Just a few weeks ago, at the second attempt, the orchestra performed in the Gulf state of Qatar (the first try, in 2009, was frustrated by the Gaza conflict). The invited audience attended the concert in Qatar's National Theatre in the presence of the Emir, Sheikh Hamad bin Khalifa Al-Thani. Since the general public were not allowed to be present, the hall was only half-full. Still, the ice was broken – on both sides. Young Israeli musicians had played for the Emir.

The West-Eastern Divan Workshop takes place during several weeks each summer in Andalusia. Once the working period is over, the concert tour of the West-Eastern Divan Orchestra starts. This August the orchestra plan to embark on a tour of South America.

"The Divan," said Barenboim recently, "was conceived as a project against ignorance… it is absolutely essential for people to get to know the other, to understand what the other thinks and feels, without necessarily agreeing with it. I'm not trying to convert the Arab members of the Divan to the Israeli point of view, and I not trying to convince the Israelis to the Arab point of view. But... I'm trying to create a platform where the two sides can disagree and not resort to knives."

Every time the orchestra plays, wherever that may be, the audience sees gathered before it, on one platform, young people from countries that have no understanding of each other – that in many cases do not even have diplomatic relations with each other. Yet there those young musicians are in front of them, sharing their love of music with each other and with the audience, and performing to the very highest standards – a living exemplar of what can eventually be achieved on the wider world stage.

Monday, 8 February 2010

West of the West Bank

…that's Jordan. And in the view of Jordan's King Abdullah in an interview with CNN yesterday, time is running out for the two-state solution. He urged all parties, starting with the US administration, to stop the tactical manoeuvreing and start the real negotiating.

He seemed to see the forthcoming Arab League summit, scheduled for late March in Libya, as a sort of watershed. If meaningful negotiations, or at least substantive progress towards them, has not been achieved by then, he warned, the League might abandon the unified position it adopted back in 2002 – and has reiterated several times since – of peace with Israel in return for all territories captured in the 1967 war. That, warned Abdullah, would mean "crossing an invisible line in the sand", and would doom the region to decades of instability.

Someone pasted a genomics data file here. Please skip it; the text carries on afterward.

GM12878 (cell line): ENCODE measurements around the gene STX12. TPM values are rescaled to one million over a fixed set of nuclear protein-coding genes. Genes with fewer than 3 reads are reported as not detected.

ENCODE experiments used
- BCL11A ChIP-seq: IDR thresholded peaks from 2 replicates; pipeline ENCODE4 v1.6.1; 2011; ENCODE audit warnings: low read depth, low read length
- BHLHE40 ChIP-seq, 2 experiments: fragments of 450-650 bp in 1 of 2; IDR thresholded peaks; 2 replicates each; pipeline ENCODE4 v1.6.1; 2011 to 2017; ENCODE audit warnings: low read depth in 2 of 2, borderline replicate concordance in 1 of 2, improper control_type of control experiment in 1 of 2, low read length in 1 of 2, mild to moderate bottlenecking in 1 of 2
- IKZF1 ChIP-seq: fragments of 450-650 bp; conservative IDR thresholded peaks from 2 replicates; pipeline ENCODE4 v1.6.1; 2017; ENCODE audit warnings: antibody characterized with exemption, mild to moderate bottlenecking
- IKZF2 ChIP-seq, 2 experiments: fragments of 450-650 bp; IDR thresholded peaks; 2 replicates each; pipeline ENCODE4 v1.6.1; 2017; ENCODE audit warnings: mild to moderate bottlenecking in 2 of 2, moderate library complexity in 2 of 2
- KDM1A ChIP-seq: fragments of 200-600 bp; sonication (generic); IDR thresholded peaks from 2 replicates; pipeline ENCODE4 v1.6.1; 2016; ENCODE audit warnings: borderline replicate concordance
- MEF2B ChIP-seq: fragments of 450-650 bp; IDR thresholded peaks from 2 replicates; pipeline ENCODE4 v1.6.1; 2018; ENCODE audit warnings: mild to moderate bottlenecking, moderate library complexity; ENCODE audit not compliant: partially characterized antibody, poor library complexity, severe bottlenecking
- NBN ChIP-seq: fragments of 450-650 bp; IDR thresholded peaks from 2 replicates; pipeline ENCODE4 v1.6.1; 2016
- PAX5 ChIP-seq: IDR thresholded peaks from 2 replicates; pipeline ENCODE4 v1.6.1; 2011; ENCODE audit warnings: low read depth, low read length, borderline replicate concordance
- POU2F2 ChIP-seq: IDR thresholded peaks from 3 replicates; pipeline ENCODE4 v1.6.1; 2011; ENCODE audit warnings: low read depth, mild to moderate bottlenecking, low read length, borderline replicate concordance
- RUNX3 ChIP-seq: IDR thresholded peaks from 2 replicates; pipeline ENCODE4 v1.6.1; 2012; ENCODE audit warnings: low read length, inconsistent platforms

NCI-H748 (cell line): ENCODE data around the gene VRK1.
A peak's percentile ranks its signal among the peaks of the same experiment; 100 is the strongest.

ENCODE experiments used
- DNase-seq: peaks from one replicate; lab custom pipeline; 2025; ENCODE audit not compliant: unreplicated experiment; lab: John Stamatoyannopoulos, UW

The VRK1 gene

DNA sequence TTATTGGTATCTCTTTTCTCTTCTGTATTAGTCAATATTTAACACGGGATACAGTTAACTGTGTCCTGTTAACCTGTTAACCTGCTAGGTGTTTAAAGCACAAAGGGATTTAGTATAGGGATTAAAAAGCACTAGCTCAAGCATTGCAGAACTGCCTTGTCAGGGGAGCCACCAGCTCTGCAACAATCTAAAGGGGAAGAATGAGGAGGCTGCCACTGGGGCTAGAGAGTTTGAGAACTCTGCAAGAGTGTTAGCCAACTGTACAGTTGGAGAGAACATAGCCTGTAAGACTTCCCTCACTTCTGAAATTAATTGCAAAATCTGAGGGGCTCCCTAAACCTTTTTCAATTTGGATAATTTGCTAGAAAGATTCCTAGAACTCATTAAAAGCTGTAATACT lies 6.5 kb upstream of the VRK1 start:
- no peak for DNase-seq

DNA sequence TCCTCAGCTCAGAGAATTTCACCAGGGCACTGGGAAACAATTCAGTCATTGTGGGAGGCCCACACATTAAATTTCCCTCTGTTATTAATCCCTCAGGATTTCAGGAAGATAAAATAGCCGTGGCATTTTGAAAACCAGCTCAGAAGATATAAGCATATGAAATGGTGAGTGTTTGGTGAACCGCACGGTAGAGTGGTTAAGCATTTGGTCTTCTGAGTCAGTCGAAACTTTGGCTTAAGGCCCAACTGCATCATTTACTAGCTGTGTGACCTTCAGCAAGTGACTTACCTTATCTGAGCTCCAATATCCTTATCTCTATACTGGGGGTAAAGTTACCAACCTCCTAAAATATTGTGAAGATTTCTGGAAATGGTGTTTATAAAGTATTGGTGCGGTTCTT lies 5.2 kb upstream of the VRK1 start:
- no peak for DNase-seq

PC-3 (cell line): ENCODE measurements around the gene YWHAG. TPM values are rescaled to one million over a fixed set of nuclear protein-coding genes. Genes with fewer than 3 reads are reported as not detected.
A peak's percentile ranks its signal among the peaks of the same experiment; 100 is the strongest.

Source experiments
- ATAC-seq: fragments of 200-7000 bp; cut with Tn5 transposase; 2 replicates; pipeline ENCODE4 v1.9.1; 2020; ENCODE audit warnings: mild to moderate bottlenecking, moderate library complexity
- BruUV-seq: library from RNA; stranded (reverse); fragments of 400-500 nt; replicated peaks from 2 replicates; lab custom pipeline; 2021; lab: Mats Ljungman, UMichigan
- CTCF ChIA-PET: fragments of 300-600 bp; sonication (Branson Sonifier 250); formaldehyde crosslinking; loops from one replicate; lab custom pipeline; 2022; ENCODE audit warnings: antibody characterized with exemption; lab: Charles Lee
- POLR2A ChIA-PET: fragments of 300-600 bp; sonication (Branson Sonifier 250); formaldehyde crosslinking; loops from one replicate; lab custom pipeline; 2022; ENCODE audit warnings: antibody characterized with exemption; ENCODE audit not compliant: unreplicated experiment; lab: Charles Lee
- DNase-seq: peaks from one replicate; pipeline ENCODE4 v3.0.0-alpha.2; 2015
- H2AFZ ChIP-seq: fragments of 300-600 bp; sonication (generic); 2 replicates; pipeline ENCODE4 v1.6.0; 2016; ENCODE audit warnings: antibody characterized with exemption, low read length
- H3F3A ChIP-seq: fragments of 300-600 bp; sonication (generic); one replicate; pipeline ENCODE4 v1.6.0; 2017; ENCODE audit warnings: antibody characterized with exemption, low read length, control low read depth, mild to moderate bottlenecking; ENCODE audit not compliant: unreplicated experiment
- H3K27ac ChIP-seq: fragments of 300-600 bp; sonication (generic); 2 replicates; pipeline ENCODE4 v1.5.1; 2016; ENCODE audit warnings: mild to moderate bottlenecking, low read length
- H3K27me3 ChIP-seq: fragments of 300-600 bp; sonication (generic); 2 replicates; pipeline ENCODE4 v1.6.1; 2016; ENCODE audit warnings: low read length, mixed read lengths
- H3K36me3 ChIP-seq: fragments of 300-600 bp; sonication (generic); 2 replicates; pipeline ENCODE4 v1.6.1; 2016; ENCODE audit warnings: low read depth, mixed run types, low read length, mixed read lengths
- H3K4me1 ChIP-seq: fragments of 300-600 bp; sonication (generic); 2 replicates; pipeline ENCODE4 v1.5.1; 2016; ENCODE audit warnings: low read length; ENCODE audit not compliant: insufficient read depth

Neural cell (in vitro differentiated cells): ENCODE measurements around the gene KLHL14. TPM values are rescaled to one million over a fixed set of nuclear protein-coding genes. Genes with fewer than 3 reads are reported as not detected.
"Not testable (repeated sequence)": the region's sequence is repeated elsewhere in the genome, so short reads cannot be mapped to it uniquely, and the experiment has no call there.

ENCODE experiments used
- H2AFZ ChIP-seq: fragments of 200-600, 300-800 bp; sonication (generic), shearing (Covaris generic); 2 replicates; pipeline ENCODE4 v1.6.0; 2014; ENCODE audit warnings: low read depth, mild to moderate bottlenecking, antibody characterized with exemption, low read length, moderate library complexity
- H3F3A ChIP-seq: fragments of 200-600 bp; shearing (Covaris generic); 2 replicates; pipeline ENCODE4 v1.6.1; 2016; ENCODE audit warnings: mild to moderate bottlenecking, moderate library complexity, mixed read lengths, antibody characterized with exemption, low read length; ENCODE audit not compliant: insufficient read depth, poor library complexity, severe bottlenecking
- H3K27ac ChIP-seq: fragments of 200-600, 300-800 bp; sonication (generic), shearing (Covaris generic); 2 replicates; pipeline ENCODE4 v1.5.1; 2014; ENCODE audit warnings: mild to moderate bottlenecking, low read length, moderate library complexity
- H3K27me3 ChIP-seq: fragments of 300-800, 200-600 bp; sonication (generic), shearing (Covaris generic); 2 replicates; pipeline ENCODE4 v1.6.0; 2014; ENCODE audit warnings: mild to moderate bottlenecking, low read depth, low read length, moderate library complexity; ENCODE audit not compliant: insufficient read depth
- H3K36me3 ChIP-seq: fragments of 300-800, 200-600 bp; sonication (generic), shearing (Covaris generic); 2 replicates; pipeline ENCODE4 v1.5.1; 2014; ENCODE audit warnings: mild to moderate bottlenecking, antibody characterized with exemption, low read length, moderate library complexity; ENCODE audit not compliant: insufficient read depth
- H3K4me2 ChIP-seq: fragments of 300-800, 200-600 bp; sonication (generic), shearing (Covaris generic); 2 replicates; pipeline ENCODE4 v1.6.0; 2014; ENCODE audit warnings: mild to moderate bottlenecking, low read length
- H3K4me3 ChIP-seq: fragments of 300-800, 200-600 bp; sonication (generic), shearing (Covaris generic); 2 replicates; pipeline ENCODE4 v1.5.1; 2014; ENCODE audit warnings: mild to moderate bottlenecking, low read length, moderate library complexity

One Aunt Sally the king set up during his interview, in order to knock down instantly, was that "certain elements in the Israeli government" were pushing for Jordan to take a role in the West Bank. The old "Jordan is Palestine" cry was a stand-by argument of Likud and other opinions further to the right, back in the 1970s and 1980s, when the concept of a sovereign Palestinian state living alongside Israel was but a gleam in anyone's eye, Arab or Israeli.

The concept has been long abandoned by mainstream Israeli opinion. Nevertheless, the king went out of his way to insist that Jordan will not involve itself in any way in the West Bank - even, one presumes, after the establishment of a sovereign Palestinian state.

It is often forgotten that back in 1950 Jordan unilaterally annexed the West Bank. So Jordan was the only Palestine that the majority of Palestinians had, until the moment in 1988 when King Hussein renounced the annexation, and finally washed Jordan's hands of direct involvement in the Palestinian issue,

Jordan's relationship with the Palestinian movement had always been uneasy. The various militant Palestinian bodies based in Jordan-ruled territory (Jordan proper and the West Bank) acted solely in their own interests, and Hussein could see the monarchy's rule over the country being wrested from his grasp. In September 1970 King Hussein took action. Thousands – mostly Palestinians – died during the resultant armed conflict, which lasted until July 1971. It ended with the expulsion to Lebanon of the PLO and thousands of Palestinian fighters.

The last thing King Abdullah now wants is for Jordan to become directly involved again in the Palestinian struggle. However, when once a sovereign and independent Palestine is up and running, there is certainly room for fruitful and beneficial agreements between Jordan and the new state, to say nothing of Israel. Given a fair wind, the region might indeed witness a new and previously undreamed-of prosperity.

Which explains why King Abdullah is so strong an advocate of the two state solution. In his CNN interview the king said: "The one-state solution terrifies more Israelis than the two-state solution. And so I think that the only credible, viable way of solving this problem is the two-state solution, giving the Israelis and the Palestinians the ability to live together. More importantly, allowing Arabs and Muslims to then have a peace treaty with Israel."

The forthcoming Arab League summit, however, seems less intent on considering the PA-Israel dispute than in resolving a bitter internal argument of its own. It centres on the fact that the summit is scheduled to take place in Libya.

Back in 1978 the eminent Shi'ite scholar, Imam Musa Sadr, founder of the Amal movement, suddenly disappeared, along with several companions. A week ago in Lebanon, the deputy head of the Higher Islamic Shi'ite Council, Sheikh Abdul Amir Qabalan, called on Colonel Gaddafi to declare the truth behind Sadr's disappearance. If he failed to do so before the summit, said Sheikh Qabalan, not only should Lebanon boycott the summit, but the other delegates to the conference should pressurise Libya's leader to come clean – the general view in Beirut is that Sadr was killed following an argument with Colonel Gaddafi.